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Personal protective equipment is a hot commodity and counterfeiters are aware and trying to take advantage of the market.

In the last week, we’ve heard several stories from clients who’ve fallen victim to purchasing what they thought where NIOSH-approved N95s or respirators that are similar to N95s, such as the KN95s. Unfortunately, upon arrival the respirator packaging indicates a different manufacturer than the website description or incorrect marks indicating that they are not an approved respirator.

This KN95 model has ear loops instead of head straps which indicates  that it’s not approved for respiratory protection in the U.S.

How to spot a fake N95 respirator?

Without seeing the respirator in person it’s difficult to decipher the real from the fake. However, the CDC recently outlined:

“Signs that a respirator may be counterfeit:

  1. No markings at all on the filtering facepiece respirator
  2. Presence of decorative fabric or other decorative add-ons (e.g., sequins)
  3. Claims for the of approval for children (NIOSH does not approve any type of respiratory protection for children)
  4. Filtering facepiece, N95 or KN95 respirator has ear loops instead of two straps that go around the head and neck.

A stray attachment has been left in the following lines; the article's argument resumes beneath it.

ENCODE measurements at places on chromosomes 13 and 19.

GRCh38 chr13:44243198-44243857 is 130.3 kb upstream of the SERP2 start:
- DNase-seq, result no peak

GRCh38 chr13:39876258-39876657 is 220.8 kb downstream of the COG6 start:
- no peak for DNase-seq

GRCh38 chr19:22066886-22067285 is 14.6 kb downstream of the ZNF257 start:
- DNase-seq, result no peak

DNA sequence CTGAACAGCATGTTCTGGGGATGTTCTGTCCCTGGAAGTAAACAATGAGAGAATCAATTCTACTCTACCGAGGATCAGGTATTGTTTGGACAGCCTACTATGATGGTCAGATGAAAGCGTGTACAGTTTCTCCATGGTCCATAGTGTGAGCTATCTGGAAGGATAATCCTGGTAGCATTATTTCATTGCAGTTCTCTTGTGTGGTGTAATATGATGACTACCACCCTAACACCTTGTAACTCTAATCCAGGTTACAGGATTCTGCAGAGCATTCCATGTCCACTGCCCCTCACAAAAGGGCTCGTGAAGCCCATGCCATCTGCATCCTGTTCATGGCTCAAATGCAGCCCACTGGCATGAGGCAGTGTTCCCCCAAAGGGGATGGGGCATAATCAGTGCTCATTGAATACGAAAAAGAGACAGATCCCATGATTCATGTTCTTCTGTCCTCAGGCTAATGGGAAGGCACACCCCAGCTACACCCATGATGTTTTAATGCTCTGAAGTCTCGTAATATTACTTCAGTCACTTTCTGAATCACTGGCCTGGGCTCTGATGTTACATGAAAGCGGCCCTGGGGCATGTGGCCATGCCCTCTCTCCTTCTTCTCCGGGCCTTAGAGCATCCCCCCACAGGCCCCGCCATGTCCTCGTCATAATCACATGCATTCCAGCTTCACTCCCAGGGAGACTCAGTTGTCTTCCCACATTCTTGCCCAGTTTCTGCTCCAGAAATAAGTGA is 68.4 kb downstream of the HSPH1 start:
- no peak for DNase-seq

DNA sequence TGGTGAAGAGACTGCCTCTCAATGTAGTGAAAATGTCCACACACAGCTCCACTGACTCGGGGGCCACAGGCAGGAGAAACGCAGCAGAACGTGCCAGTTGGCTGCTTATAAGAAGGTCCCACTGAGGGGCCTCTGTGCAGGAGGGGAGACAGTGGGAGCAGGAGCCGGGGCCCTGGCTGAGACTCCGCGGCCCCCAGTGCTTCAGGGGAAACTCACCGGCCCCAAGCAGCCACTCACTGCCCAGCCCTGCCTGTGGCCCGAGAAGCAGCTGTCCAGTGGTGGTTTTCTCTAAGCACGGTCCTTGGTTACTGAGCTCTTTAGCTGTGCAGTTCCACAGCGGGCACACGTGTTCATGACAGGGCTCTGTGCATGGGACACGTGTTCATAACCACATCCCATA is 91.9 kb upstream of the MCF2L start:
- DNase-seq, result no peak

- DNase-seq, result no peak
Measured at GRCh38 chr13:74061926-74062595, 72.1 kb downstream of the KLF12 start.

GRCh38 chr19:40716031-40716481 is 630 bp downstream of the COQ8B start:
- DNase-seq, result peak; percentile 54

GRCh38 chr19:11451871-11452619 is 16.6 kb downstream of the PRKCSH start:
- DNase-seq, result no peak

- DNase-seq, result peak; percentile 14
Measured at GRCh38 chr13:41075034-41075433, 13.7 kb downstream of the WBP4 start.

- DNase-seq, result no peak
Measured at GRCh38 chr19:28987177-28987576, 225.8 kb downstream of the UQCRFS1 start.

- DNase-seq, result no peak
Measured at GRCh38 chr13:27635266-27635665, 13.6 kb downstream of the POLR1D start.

5. Indication of FDA approved; FDA does not approve respirators. FDA does ‘register’ products but that does not indicate approval.
  6. FDA logo on the box.”

Note about KN95s and alternatives to N95s: Other countries approve respirators for occupational use according to country-specific standards. Because of extreme demand, many of these respirators, like KN95s are readily available for purchase now. Please be sure to consult NIOSH’s list of similar respirators prior to purchasing masks from other countries online. And please note that Safex can only fit test a respirator that is NIOSH approved or on the above list.

For more information and photos of counterfeit respirators, please reference CDC’s guidance. The CDC will also be holding a webinar on this topic on May 7.

Example of the Correct Exterior Markings on a NIOSH-Approved Filtering Facepiece Respirator

Photo source: CDC